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Posts Tagged ‘Healthy Snacks’

I went to my dietician to find out what snacks I could eat, as a hypoglycemic, that are good for me, will keep my blood sugar even, and keep me full.

She really emphasized balancing carbs, protein, and fat in my snacks, so you’ll see that below. I had asked specifically for very portable snacks since I travel a lot.

Note: She had originally gave me 200 calorie snacks, but I was still hungry two hours later, so these are all around 230 to 240 calories. You may need to adjust up or down depending on your activity level (I burn 1,400 calories just resting each day).

 

 

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Recently, I was in Greece to check-out the sites and get in some much-needed relaxation.

Greek Yogurt is served over there, in some form, in breakfast (mostly in general yogurt format), lunch (Tzatziki sauce) and dinner (as a desert, with honey and chopped dried dates).  I have to say, the Greek Yogurt in Greece was WAY BETTER than what we have in the U.S. It was so rich and creamy.

Battle 1: Which Greek Yogurt, easily available in the U.S., is the closest to that in Greece?

This was a simple, easy battle. I walked into a typical Greek grocery store and looked at their yogurt section looking for any brands available in the U.S. Fage was the only one. In taste-testing the 0% and 2% versions of Fage, the 2% is the closest (still a touch too sour) to what we had in Greece. I’ve noticed that eating one of these for an afternoon snack keeps me full for hours, which is a miracle for me.

Battle 2: Lowest Added-Sugar Greek Yogurt

Milk naturally has sugar in it, about 7-8 grams naturally occur in an individual-size (7 oz.) Greek yogurt but that’s an ok amount, especially given the protein you are also getting at the same time. What’s not good, especially for hypoglycemics, but really everyone, is the ADDED sugar they put in them.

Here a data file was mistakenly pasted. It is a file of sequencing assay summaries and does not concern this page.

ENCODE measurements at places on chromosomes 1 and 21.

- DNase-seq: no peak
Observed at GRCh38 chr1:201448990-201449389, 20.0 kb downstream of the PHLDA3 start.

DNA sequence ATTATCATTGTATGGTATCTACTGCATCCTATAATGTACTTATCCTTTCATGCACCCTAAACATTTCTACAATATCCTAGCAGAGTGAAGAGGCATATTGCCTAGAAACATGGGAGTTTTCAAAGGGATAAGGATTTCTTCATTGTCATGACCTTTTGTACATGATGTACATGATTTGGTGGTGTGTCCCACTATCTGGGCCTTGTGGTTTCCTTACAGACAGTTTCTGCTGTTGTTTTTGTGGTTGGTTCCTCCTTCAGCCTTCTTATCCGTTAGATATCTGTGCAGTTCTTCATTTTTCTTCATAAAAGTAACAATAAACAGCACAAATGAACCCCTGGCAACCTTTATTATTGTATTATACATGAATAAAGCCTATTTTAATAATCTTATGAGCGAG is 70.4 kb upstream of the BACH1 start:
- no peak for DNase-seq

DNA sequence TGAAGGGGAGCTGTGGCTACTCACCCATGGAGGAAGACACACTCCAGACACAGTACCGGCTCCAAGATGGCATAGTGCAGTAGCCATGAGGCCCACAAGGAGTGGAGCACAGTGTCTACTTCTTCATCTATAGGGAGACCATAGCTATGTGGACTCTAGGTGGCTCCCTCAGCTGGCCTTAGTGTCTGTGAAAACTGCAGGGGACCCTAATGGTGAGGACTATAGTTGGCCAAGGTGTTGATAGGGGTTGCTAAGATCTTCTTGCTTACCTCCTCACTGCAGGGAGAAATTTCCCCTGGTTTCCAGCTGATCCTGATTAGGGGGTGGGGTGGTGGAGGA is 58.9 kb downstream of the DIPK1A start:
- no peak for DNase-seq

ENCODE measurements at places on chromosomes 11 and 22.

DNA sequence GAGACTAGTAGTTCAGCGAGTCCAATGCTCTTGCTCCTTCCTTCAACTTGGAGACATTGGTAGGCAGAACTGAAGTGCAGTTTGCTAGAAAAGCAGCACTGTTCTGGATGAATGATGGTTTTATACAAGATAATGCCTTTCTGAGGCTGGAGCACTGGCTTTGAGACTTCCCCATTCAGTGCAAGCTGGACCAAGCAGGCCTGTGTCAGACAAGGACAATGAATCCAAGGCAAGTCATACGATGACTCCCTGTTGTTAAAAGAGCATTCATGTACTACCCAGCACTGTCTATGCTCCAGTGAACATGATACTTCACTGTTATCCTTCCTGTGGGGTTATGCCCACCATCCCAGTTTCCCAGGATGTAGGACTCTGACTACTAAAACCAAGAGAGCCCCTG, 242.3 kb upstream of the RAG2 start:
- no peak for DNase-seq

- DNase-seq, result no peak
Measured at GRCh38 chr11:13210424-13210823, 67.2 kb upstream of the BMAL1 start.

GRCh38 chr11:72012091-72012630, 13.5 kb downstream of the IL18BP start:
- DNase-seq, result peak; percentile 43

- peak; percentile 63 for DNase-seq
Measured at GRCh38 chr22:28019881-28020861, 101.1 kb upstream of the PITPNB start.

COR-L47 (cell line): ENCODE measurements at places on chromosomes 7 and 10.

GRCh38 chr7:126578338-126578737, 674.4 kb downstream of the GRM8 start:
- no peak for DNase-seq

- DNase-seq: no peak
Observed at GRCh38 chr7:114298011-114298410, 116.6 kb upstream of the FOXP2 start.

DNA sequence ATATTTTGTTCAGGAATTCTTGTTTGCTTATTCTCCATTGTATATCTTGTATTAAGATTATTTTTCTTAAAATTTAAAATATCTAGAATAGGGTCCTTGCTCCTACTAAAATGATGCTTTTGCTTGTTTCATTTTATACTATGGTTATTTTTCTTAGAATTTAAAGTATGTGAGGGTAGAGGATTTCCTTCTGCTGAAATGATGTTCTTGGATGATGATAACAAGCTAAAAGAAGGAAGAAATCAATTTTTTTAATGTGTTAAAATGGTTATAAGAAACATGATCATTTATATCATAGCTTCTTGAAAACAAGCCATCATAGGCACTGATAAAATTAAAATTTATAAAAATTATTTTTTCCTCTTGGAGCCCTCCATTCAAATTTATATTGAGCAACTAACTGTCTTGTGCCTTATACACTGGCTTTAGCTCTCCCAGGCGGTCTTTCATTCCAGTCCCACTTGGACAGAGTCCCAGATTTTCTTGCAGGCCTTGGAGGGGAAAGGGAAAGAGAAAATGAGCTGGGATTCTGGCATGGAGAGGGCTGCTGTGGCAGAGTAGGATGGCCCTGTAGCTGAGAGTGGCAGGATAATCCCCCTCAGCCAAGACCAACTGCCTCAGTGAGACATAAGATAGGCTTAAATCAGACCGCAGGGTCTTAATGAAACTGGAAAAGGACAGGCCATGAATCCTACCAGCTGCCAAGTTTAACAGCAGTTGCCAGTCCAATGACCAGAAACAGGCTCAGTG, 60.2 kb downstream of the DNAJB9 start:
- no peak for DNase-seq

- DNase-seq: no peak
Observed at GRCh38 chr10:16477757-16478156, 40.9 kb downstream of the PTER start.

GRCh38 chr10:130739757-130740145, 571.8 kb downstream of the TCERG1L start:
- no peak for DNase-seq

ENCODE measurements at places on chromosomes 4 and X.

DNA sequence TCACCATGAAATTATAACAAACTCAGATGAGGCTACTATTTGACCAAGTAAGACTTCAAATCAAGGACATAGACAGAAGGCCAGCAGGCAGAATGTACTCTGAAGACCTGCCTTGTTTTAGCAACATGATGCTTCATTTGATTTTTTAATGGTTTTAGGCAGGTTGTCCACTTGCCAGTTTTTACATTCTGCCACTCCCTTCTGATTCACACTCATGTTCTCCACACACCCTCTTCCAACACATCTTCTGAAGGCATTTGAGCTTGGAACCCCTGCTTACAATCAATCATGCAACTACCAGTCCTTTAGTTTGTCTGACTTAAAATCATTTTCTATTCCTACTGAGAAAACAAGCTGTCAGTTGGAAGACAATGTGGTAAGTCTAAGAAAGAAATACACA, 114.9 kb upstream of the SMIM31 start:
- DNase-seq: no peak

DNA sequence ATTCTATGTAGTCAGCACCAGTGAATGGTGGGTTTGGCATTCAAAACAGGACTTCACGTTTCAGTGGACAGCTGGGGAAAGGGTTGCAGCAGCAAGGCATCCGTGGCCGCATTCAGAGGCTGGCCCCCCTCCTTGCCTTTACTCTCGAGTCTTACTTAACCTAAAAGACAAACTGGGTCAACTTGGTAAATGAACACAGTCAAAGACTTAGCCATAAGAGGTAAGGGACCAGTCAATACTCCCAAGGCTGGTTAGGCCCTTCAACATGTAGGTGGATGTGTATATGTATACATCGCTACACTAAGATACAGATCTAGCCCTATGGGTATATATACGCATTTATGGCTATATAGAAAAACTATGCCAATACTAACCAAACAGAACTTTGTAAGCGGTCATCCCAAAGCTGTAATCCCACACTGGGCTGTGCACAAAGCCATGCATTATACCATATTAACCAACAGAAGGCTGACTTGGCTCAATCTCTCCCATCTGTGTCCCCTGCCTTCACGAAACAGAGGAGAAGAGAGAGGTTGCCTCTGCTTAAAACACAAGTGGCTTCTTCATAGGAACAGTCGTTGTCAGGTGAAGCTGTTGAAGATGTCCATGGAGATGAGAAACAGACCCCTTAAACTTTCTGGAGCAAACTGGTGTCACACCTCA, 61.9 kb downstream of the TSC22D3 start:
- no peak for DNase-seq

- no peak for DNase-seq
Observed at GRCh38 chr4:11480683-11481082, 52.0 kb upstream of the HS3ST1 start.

A sugar cube is 2.3 grams of sugar, so basically, for every 2 grams of additional sugar, you need to mentally picture another sugar cube.  Check out the sugar cube stacks for Yoplait yogurt as an example.

Obviously, plain Greek yogurt is going to have the least amount of added sugar (basically none), but most people want some flavor. What I’ve found is that the amount of sugar, even in just vanilla Greek yogurt, varies greatly depending on the brands. I had some fun at the grocery store and took photos of different brands and types, including one worst-case scenario. See the comments on each.

Baseline: Fage 2% no flavor is 7 oz. has 8 grams of lactose sugars and 20 grams of protein for 150 calories. This is without any added sugars (chocolate, honey, sugary granola, fruit, etc.). I recommend adding cinnamon vs. a sugar.


Yoplait Greek 100 Calorie Yogurt 4 pack vanilla 

Nutrition label for Yoplait 100 Greek Yogurt

Yes, it’s less calories and looks like a decent amount of sugar, but look at it closer; they messed with the serving size, it’s 5.23 ounces, so about 2 ounces less of yogurt. That explains why the sugars seem fine and the protein is low. I’m guessing this has about 1 sugar cube worth of sugar in it.

H-E-B Greek 100 Calories Vanilla Bean

My local store brand, also the cheapest.

H-E-B Greek 100 Calories Vanilla Bean

ALSO only 5.23 ounces, so much smaller. This has a lot less protein, but look at the sugar! There are at least 2 sugar cubs in this. Also, there are a lot of black dots in this yogurt, I’m thinking a lot of those aren’t vanilla bean seeds, vanilla bean seeds are pretty expensive.

Dannon Light & Fit Greek Vanilla

Dannon Light & Fit Greek Yogurt Vanilla

Also 5.3 ounces, this one tasted the most sugary to me, and I see why. It’s only 80 calories, but only 13 grams of protein and 9 grams of sugar, so I’d guess 2.5-3 sugar cubs in each of these. And you won’t be full.

Chobani Flip Almond Coco Loco Greek Yogurt